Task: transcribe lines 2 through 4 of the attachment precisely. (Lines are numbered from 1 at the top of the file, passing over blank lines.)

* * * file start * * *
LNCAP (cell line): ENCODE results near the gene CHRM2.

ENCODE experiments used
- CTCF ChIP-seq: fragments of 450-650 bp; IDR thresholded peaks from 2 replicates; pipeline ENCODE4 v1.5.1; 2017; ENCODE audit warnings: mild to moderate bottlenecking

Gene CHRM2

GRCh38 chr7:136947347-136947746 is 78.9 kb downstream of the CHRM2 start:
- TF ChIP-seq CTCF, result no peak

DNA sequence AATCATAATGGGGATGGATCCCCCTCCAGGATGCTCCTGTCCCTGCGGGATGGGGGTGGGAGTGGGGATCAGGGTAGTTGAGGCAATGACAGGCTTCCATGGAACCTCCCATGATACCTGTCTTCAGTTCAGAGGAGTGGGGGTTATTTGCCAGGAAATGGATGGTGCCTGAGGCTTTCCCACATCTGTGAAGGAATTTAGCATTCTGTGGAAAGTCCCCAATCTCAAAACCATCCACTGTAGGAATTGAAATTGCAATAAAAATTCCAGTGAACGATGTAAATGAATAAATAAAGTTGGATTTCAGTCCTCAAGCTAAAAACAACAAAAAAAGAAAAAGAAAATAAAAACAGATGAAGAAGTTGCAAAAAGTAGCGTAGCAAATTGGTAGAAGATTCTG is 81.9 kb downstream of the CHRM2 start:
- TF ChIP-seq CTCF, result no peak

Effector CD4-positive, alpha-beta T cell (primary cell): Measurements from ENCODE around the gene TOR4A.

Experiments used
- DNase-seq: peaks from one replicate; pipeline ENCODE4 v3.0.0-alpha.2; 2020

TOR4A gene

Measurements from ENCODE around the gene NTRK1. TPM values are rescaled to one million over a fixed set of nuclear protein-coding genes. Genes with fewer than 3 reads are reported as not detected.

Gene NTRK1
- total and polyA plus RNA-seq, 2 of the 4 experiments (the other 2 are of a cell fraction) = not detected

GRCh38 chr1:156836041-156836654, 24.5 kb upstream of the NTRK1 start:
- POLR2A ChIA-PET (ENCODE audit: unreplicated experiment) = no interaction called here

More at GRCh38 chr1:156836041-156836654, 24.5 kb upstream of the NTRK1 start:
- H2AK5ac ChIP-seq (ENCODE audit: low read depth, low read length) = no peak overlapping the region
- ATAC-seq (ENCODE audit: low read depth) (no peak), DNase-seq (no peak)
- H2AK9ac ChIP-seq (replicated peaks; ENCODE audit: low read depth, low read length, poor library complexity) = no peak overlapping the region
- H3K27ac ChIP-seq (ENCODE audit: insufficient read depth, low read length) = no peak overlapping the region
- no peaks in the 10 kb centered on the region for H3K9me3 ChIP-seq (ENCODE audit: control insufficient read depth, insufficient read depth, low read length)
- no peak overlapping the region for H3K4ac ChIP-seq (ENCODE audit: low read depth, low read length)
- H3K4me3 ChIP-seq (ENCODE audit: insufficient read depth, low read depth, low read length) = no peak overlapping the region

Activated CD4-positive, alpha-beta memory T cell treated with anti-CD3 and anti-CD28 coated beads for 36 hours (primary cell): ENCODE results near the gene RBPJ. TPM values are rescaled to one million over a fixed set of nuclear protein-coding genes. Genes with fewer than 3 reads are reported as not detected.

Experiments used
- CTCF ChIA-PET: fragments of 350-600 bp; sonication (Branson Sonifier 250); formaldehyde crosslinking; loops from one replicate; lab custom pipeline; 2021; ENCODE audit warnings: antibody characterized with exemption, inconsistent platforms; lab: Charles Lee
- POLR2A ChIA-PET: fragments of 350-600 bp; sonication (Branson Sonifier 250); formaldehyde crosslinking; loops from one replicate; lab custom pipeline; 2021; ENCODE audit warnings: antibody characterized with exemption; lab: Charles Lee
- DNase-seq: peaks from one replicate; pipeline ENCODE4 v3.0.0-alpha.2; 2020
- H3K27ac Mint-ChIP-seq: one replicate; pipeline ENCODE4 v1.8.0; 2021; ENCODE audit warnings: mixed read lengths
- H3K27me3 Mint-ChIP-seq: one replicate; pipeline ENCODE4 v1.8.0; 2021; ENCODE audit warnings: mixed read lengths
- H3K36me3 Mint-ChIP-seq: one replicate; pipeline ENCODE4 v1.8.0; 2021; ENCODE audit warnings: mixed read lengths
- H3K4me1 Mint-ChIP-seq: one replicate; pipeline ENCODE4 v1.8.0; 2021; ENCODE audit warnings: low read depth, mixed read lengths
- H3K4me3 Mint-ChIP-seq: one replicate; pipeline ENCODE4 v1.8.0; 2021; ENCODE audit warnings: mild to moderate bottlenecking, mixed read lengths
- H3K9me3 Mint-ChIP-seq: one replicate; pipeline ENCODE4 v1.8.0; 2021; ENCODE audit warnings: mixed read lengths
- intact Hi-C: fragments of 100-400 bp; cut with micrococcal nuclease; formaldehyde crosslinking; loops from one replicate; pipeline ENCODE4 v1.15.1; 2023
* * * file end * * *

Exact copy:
ENCODE experiments used
- CTCF ChIP-seq: fragments of 450-650 bp; IDR thresholded peaks from 2 replicates; pipeline ENCODE4 v1.5.1; 2017; ENCODE audit warnings: mild to moderate bottlenecking

Gene CHRM2